Thoughts on the Anniversary of Dr. Tiller's Death

Posted on 5.31.2012 by Lily

This post is part of our commemorative series here and at the Abortion Gang to honor Dr. George Tiller, who was murdered three years ago today, in a call for collective blog remembrance. If you'd like to submit something, please see this post and link back to it in your own.

On May 31, 2009, I had been a college graduate for one week. I found out about Dr. Tiller’s murder late Sunday night when my boyfriend and I got back from a weekend-long music festival that we’d attended to celebrate graduation. I don’t really remember my reaction, though I’m sure it was of shock and horror. I knew that abortion providers had been killed in the past, but not since I had become politically aware and passionate about reproductive rights.

At that point, I wasn’t sure what I wanted to do with my life, but I did want it to be political and feminist and ideally related to reproductive rights. I was looking for some kind of advocacy job, somewhere like NARAL or Planned Parenthood's Action Center.

A few weeks later, I started training as an abortion counselor. It wasn’t what I really wanted to do, but it was my first job offer and I figured clinic work would be good experience. As they say, the rest is history; now I can’t imagine working anywhere but a clinic. I can’t imagine ever getting the kind of profound gratification from an advocacy job as I get every day from working with patients who need the health services I now help directly provide.

I understand intimately why Dr. Tiller persevered in providing these services through 30+ years of threats on his life.

And many of the patients I work with are women seeking second-trimester abortions. If we were unlucky enough to be in a state with a 20-week ban, my patients would be affected. If they were determined to have an abortion, and we could no longer provide it to them, they would be faced with a daunting prospect: travel out of state, arrange childcare for days, miss work for days, find transportation, potentially conceal their days-long absence from family and/or partner, and raise funds on top of funds to cover it all, besides the funds needed for a late second-trimester procedure. Especially if they have Medicaid, as most of my patients do, which covers abortion in our state but wouldn’t be accepted out of state.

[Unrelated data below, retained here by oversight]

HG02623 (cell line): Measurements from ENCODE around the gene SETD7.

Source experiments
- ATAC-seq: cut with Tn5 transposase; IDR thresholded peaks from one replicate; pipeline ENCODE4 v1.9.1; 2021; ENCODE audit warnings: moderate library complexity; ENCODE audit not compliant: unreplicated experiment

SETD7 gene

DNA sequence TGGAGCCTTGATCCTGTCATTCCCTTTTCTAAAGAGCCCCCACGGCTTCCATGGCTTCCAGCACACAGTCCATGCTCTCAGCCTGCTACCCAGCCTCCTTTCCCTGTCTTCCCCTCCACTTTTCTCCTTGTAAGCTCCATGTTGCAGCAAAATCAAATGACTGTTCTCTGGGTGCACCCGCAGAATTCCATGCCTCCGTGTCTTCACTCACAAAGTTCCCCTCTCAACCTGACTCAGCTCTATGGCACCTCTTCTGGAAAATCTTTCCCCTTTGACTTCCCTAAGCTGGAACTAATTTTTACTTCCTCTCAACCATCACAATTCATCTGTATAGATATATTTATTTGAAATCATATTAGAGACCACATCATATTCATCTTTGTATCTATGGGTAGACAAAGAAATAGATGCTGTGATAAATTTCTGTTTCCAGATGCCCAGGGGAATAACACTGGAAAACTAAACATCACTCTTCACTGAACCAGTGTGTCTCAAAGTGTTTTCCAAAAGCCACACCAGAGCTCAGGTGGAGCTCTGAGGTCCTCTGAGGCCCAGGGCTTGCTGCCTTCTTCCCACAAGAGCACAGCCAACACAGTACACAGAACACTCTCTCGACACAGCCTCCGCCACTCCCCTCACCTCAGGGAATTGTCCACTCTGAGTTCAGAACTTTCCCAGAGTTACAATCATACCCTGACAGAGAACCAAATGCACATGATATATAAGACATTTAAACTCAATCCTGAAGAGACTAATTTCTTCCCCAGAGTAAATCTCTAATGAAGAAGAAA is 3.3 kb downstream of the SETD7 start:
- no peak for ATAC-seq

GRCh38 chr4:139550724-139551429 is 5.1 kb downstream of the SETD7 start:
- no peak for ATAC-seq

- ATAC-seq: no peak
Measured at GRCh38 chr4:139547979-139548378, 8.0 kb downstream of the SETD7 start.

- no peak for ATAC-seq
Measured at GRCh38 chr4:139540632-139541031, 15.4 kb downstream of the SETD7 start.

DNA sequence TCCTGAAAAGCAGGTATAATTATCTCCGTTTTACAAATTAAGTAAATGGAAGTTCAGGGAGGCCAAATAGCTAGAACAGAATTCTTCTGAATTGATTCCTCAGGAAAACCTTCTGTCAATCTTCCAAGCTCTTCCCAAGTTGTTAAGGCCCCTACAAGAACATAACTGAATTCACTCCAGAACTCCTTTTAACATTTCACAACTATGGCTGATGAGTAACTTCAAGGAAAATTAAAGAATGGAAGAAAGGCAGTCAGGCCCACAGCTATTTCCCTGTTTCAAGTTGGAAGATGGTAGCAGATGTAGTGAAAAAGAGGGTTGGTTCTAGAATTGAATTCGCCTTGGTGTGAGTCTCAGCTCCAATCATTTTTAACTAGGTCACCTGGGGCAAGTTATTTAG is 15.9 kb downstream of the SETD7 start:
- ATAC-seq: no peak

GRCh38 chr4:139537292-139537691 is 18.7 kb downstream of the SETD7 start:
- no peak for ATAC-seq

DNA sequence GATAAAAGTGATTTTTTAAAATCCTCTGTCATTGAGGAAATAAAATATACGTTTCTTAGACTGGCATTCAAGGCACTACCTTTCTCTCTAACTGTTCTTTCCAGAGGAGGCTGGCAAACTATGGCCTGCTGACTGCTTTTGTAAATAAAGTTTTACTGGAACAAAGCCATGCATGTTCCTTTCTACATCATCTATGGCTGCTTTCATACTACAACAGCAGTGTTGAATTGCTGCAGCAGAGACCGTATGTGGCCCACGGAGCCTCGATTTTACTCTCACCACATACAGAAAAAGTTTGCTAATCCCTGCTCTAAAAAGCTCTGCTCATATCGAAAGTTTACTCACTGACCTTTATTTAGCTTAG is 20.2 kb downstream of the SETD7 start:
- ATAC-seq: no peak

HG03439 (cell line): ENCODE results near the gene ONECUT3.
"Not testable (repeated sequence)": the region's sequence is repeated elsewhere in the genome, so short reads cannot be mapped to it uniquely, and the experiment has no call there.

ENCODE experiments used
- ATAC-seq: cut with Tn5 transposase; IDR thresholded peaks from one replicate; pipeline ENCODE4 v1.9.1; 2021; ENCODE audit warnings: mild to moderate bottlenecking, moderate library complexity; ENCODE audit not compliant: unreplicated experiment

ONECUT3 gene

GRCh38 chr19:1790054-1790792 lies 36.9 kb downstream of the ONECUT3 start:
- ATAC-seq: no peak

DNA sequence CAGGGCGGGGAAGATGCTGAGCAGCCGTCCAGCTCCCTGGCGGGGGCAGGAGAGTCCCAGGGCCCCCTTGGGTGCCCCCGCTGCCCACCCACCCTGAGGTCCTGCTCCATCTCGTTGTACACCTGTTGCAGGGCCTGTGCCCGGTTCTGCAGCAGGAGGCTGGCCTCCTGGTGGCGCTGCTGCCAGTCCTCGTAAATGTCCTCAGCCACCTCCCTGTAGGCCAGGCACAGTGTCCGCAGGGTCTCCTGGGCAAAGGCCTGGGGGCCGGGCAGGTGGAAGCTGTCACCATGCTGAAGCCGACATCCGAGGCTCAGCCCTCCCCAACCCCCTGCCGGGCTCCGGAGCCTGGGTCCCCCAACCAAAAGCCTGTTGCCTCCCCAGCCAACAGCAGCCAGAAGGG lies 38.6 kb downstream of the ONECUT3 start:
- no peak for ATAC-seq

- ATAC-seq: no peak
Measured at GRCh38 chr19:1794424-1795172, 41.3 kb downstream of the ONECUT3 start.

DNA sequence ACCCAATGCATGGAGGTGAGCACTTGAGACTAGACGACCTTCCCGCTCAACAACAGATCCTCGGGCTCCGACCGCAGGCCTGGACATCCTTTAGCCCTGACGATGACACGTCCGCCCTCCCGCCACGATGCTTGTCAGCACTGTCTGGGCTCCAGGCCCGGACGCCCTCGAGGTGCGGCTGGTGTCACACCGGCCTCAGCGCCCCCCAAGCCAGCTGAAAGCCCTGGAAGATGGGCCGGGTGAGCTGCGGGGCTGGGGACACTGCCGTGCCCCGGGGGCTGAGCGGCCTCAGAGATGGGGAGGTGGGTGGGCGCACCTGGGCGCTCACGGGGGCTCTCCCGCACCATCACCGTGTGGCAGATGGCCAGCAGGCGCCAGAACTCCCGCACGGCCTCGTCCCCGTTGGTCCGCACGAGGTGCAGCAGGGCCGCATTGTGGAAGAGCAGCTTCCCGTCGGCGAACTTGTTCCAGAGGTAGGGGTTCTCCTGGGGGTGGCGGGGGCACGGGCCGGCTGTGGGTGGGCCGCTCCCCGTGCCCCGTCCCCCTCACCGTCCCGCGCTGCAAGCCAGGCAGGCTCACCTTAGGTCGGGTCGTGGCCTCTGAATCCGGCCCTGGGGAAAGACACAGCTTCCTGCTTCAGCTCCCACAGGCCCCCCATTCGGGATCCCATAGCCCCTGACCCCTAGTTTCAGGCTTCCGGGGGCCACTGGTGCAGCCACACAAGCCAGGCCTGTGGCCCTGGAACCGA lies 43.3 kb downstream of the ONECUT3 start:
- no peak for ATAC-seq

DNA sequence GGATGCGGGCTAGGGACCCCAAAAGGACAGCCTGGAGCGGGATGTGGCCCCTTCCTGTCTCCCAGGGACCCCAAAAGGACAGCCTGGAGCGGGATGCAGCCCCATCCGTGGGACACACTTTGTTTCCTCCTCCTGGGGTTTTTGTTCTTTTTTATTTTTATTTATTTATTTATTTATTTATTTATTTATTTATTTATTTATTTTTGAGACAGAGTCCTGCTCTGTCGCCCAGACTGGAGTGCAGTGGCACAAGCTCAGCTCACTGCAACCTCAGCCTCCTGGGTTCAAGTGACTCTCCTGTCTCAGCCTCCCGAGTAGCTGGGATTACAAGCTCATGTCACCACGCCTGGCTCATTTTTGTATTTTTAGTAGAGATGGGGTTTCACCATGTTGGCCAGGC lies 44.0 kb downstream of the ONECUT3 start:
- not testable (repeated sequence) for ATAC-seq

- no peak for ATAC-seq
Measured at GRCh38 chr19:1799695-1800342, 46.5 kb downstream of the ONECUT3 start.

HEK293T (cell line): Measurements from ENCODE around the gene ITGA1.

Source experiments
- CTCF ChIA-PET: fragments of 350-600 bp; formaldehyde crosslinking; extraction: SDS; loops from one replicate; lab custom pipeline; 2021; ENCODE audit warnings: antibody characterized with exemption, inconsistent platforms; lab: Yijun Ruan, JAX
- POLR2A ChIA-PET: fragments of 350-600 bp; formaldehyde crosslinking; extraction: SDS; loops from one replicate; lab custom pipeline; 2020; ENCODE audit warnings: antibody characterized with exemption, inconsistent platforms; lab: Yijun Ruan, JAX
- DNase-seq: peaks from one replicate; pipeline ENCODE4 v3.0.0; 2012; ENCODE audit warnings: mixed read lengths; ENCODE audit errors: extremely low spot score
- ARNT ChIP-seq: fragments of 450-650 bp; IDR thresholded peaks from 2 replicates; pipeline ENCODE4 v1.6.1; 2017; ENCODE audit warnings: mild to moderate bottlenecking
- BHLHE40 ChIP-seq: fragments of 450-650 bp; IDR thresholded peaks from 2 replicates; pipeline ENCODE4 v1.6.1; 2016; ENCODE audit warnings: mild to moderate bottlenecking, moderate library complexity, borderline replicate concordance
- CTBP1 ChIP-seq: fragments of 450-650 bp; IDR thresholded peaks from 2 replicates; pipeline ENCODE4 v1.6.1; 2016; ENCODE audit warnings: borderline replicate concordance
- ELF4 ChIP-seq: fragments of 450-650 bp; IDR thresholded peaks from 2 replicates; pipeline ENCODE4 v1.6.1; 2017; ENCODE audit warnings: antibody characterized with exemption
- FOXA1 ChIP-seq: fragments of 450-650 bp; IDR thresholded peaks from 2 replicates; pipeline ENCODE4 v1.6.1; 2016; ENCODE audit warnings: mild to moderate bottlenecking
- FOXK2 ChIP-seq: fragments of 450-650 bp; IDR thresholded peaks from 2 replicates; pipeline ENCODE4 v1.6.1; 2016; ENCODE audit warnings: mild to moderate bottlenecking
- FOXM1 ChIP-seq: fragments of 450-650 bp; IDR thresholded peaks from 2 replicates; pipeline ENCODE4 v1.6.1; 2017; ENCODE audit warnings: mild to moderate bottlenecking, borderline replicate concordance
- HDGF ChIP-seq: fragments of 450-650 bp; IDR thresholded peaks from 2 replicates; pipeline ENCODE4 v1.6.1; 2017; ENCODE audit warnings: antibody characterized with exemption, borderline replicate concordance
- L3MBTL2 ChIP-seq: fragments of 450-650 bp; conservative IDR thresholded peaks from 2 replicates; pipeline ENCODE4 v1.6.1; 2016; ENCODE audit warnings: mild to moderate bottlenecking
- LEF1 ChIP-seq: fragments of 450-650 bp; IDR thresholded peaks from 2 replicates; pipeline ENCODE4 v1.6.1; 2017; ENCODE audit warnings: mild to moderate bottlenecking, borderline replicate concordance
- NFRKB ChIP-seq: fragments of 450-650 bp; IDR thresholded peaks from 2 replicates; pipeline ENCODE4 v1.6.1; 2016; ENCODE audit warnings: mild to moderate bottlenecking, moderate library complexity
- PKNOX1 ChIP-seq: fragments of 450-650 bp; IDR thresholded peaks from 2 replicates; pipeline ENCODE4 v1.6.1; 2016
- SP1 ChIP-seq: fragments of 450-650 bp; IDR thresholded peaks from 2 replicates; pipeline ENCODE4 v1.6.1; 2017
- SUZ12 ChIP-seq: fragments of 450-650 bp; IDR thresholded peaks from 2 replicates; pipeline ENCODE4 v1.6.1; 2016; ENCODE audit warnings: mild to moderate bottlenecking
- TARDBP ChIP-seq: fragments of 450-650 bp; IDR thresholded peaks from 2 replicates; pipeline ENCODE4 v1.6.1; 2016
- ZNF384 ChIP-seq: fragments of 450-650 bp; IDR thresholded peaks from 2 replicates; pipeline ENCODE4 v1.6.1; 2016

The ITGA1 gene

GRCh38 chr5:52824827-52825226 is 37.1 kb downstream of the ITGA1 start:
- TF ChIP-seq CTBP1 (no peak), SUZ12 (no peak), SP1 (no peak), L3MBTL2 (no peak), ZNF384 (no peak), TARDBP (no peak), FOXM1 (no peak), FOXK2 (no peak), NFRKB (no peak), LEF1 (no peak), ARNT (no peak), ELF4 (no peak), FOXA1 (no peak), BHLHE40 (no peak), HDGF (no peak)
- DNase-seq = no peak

Imagine that the patient is 16. Or lives at 150% below the poverty line. Or is a single mother with three kids. Or has an abusive partner. Or might get fired for missing work, since she’s already been out due to pregnancy-related sickness.

There’s something tragically ironic about having a(nother) baby because you can’t arrange, access, or afford the abortion, isn’t there?

Listen up, pro-choice advocates. It’s past time to stop minimizing late-term abortions, which is what Dr. Tiller was known for and the reason for his murder. Every time we defend abortion rights because “only 1% occur past 20 weeks” we do a disservice to Dr. Tiller's legacy and to the patients who desperately need those abortions. It doesn’t matter if late-term abortions are 1% or 100% of all abortions. They are urgently needed. They are a matter of life and death.

Three years ago, I had just graduated college and finished my year as president of my school’s Students for Choice. After Dr. Tiller’s murder, I wrote a final email to the group’s listserv. I had not yet begun working in abortion care, and I’ve learned an immeasurable amount since about abortion and how this work is love and life and everything good. But you don’t have to work in abortion care to understand the importance of Dr. Tiller’s work and his legacy, and so I’d like to share that (gently edited) email below.

June 4, 2009

Dear Students for Choice,

As the now-former president of SFC, I didn't think I would be writing to you all again, but I feel compelled to do so one last time. I would like to share some thoughts about Dr. George Tiller, domestic terrorism, late-term abortions, and what you can do as a pro-choice advocate.

I'm sure you all have heard by now that Dr. Tiller, one of only a handful of physicians in the country who openly provided late-term abortions, was shot and killed on Sunday morning at his church in Wichita, Kansas. Dr. Tiller was no stranger to anti-abortion violence, and had survived a previous assassination attempt, the bombing of his clinic, and countless other acts of violence and intimidation. He persevered for over thirty years through the continuous threats on his life, continuing to provide women with much-needed health care when no one else would, and should be considered nothing less than a true hero. His death is a horrifying tragedy. Women in this country have lost one of our greatest allies and supporters.